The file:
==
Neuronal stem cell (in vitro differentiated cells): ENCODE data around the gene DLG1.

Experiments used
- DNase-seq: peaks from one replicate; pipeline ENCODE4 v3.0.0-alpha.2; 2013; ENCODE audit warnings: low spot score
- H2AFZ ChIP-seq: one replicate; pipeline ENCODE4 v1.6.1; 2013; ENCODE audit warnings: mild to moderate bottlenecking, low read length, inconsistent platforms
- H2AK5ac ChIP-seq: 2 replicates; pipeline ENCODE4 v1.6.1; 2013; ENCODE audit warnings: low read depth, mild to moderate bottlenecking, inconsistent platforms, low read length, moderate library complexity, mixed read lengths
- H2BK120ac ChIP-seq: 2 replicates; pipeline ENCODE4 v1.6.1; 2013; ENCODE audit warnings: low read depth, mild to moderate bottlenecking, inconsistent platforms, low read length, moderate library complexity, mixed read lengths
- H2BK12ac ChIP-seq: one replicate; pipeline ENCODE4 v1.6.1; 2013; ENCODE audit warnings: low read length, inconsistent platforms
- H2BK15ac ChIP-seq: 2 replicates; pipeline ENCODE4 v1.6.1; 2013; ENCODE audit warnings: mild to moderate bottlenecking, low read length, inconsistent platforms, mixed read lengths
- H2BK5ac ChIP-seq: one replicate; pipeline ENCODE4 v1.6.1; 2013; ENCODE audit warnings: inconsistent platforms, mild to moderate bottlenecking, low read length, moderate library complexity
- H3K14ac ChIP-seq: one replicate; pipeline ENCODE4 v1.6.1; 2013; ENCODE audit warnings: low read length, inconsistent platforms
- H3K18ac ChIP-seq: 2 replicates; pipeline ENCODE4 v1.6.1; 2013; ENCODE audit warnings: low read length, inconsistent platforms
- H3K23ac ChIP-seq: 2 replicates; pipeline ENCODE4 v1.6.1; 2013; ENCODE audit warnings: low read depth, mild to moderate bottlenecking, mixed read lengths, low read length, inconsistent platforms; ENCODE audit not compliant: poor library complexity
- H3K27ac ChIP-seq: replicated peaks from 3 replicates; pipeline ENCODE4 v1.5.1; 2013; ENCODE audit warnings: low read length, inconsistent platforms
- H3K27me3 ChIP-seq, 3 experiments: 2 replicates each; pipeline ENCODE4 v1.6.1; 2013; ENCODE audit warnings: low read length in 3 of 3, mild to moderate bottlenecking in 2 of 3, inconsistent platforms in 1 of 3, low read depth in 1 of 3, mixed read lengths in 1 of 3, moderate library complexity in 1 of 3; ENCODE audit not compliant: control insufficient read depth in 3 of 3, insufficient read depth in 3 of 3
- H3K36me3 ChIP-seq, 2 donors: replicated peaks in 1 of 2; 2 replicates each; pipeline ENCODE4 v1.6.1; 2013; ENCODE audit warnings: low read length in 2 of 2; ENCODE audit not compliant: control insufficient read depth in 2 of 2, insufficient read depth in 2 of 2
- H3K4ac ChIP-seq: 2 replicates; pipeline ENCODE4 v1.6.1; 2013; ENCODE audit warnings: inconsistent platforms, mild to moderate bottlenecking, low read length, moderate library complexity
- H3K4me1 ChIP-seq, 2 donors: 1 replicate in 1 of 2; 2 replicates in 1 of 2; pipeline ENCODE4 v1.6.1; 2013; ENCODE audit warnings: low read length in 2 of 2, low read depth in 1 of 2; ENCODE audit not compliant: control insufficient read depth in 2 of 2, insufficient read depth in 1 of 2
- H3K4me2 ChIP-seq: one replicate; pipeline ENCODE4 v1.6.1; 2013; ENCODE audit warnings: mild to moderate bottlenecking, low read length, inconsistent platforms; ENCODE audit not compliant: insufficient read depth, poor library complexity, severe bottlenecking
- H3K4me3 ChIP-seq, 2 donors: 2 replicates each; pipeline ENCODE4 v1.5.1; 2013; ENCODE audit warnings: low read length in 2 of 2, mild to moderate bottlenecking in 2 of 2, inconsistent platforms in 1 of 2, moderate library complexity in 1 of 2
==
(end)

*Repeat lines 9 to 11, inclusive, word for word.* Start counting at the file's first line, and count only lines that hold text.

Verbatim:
- H2BK5ac ChIP-seq: one replicate; pipeline ENCODE4 v1.6.1; 2013; ENCODE audit warnings: inconsistent platforms, mild to moderate bottlenecking, low read length, moderate library complexity
- H3K14ac ChIP-seq: one replicate; pipeline ENCODE4 v1.6.1; 2013; ENCODE audit warnings: low read length, inconsistent platforms
- H3K18ac ChIP-seq: 2 replicates; pipeline ENCODE4 v1.6.1; 2013; ENCODE audit warnings: low read length, inconsistent platforms